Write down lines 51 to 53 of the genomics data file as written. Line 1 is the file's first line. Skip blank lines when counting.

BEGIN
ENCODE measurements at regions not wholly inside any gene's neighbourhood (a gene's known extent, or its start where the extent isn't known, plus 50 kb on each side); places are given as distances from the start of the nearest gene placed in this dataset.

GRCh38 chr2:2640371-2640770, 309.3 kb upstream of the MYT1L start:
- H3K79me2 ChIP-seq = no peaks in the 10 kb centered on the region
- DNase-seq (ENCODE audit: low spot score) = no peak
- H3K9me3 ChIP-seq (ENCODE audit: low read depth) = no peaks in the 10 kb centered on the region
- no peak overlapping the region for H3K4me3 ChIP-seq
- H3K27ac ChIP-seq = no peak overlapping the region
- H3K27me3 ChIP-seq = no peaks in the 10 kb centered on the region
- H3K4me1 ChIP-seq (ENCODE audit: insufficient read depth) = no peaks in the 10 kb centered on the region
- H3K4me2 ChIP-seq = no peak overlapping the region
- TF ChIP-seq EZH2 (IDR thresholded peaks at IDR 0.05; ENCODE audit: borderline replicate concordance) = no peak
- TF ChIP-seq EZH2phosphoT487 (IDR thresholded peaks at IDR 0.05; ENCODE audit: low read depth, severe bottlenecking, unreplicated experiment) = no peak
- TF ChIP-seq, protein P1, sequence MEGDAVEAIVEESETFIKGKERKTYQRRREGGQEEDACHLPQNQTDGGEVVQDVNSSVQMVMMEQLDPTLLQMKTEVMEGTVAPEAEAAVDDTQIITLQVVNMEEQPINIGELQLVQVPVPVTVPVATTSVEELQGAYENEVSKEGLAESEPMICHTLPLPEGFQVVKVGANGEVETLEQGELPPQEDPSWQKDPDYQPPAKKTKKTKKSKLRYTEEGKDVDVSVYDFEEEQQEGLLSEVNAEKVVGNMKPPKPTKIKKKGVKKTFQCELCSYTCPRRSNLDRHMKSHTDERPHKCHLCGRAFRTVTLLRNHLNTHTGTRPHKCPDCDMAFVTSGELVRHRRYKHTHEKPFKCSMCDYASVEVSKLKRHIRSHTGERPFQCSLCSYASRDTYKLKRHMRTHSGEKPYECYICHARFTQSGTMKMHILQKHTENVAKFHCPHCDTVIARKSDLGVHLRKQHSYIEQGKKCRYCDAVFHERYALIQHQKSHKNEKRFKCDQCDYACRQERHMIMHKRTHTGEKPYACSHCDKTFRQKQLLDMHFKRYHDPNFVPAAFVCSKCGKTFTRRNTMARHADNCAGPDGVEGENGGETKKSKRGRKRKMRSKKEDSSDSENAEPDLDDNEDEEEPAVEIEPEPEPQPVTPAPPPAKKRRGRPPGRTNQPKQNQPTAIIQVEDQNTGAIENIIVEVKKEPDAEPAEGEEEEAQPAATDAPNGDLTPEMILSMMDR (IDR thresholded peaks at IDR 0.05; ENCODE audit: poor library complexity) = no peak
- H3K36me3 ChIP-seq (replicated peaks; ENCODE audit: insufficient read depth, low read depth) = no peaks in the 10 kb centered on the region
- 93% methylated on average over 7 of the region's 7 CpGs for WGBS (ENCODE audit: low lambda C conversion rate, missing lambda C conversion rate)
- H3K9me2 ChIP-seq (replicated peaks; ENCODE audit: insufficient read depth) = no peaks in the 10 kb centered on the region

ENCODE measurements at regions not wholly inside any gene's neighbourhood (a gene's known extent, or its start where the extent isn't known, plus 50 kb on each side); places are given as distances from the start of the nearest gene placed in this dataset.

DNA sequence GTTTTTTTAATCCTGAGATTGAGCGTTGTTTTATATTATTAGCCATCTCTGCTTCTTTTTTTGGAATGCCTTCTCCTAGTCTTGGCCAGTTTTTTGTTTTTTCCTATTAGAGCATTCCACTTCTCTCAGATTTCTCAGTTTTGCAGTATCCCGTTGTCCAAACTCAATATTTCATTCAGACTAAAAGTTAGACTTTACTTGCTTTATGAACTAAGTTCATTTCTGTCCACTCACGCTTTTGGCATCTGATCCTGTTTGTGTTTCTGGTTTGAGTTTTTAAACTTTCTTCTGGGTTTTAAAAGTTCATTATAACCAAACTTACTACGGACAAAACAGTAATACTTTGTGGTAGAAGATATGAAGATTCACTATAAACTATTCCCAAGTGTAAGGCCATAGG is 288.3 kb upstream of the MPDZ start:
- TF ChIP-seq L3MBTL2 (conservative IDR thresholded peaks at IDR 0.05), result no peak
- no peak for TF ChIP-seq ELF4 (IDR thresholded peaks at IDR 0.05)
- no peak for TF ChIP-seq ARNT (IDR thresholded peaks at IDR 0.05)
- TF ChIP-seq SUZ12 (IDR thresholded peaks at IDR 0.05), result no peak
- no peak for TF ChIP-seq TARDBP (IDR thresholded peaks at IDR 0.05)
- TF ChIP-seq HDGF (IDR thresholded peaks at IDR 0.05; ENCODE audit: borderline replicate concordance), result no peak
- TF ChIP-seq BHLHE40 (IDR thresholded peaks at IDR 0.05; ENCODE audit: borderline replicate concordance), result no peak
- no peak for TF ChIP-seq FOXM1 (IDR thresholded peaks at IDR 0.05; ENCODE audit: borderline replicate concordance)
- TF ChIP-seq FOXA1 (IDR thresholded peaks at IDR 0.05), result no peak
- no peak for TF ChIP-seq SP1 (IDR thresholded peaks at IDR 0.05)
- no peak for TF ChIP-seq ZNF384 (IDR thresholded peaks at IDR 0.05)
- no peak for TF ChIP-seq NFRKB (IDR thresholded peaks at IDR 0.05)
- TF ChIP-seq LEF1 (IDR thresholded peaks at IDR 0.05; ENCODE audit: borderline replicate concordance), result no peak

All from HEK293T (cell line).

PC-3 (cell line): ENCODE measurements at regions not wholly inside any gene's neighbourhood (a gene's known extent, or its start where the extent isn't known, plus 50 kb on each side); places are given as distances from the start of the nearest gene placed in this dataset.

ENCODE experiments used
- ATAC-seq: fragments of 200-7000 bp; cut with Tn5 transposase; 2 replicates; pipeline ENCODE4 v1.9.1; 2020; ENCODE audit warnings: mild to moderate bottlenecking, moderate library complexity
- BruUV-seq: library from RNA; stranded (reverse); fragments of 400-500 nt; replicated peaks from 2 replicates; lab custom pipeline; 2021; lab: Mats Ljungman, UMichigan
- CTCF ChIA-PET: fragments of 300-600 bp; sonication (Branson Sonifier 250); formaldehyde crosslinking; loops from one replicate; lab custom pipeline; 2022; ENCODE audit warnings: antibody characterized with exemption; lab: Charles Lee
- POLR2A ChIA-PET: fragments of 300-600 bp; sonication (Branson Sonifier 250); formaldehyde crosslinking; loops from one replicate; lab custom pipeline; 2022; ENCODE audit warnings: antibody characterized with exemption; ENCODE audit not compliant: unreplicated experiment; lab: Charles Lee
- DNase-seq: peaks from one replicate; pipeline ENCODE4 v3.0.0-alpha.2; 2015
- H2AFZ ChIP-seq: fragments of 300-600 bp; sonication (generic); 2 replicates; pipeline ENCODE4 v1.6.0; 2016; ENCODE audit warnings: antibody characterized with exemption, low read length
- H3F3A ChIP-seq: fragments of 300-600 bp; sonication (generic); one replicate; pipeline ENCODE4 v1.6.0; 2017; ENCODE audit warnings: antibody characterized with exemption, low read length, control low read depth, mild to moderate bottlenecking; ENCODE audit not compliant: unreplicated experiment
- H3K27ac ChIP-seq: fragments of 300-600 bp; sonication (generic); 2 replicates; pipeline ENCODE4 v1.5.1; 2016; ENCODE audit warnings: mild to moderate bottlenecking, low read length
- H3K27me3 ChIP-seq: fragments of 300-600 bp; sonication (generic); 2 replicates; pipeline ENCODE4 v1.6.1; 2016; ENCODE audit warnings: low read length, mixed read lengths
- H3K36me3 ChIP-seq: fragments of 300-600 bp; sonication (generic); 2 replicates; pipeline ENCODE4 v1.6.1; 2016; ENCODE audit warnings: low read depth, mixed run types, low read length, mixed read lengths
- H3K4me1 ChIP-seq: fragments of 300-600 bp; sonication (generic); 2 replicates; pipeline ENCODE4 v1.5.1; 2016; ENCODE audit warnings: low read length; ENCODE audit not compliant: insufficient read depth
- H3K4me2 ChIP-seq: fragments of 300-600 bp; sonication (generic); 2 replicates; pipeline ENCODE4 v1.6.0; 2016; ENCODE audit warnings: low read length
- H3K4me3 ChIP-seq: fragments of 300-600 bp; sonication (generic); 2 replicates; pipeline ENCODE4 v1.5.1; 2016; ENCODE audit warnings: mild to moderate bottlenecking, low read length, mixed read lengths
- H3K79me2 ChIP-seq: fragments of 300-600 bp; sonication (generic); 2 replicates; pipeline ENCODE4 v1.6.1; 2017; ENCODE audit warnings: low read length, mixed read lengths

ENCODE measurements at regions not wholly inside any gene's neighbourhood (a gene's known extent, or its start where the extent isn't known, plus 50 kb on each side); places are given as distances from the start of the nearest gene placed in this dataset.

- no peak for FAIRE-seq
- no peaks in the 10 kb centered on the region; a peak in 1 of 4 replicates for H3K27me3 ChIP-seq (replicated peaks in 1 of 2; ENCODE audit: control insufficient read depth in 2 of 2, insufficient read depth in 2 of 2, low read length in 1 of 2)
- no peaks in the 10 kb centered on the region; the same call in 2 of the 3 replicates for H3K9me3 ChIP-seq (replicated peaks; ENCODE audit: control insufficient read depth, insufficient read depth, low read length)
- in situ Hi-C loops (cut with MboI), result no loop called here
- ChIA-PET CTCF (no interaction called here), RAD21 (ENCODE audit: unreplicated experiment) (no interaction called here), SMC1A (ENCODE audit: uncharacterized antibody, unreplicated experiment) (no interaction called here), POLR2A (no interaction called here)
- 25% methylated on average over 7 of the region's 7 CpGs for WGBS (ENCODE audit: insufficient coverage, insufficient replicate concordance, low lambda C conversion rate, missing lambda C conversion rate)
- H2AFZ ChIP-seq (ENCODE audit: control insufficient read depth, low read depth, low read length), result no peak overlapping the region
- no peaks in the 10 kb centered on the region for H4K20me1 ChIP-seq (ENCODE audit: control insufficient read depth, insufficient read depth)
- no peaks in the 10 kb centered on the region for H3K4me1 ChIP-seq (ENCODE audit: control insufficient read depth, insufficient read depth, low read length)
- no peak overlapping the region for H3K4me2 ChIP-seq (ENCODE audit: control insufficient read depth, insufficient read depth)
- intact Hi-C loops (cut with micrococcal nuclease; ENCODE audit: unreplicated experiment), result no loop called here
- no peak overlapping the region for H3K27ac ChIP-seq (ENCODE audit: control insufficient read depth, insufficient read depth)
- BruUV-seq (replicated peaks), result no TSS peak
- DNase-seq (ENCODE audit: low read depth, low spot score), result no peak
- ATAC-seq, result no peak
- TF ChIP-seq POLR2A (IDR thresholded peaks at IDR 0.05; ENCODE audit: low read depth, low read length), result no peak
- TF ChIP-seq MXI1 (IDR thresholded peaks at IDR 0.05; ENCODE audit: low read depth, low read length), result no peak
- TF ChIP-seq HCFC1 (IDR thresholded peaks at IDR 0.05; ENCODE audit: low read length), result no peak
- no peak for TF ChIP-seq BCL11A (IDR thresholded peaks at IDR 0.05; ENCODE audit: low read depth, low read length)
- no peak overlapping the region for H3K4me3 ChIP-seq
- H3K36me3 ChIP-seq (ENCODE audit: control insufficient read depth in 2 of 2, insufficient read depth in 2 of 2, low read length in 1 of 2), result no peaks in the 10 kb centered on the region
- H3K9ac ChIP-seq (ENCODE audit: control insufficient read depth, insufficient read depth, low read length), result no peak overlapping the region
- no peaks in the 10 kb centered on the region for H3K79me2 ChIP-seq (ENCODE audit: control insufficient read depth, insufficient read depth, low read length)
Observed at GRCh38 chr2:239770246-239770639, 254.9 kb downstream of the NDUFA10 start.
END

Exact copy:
- no peaks in the 10 kb centered on the region; a peak in 1 of 4 replicates for H3K27me3 ChIP-seq (replicated peaks in 1 of 2; ENCODE audit: control insufficient read depth in 2 of 2, insufficient read depth in 2 of 2, low read length in 1 of 2)
- no peaks in the 10 kb centered on the region; the same call in 2 of the 3 replicates for H3K9me3 ChIP-seq (replicated peaks; ENCODE audit: control insufficient read depth, insufficient read depth, low read length)
- in situ Hi-C loops (cut with MboI), result no loop called here